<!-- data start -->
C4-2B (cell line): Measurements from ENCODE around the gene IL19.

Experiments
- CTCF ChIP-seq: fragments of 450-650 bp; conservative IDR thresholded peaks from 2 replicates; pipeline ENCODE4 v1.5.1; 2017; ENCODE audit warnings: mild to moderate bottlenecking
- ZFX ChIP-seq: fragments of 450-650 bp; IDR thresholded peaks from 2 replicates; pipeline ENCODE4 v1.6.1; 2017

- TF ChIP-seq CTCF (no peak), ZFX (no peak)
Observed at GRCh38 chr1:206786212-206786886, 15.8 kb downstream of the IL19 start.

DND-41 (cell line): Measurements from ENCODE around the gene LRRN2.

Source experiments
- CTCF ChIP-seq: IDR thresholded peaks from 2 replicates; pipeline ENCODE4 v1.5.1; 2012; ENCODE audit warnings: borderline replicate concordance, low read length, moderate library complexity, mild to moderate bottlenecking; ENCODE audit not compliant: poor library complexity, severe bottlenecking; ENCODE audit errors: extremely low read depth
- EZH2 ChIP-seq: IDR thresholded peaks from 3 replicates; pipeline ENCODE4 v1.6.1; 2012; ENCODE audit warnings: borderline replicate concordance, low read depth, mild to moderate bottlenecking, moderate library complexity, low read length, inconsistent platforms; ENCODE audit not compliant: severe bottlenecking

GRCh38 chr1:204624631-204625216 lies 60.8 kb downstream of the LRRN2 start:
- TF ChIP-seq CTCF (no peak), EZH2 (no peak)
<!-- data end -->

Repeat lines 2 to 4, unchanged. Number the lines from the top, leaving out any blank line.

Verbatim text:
Experiments
- CTCF ChIP-seq: fragments of 450-650 bp; conservative IDR thresholded peaks from 2 replicates; pipeline ENCODE4 v1.5.1; 2017; ENCODE audit warnings: mild to moderate bottlenecking
- ZFX ChIP-seq: fragments of 450-650 bp; IDR thresholded peaks from 2 replicates; pipeline ENCODE4 v1.6.1; 2017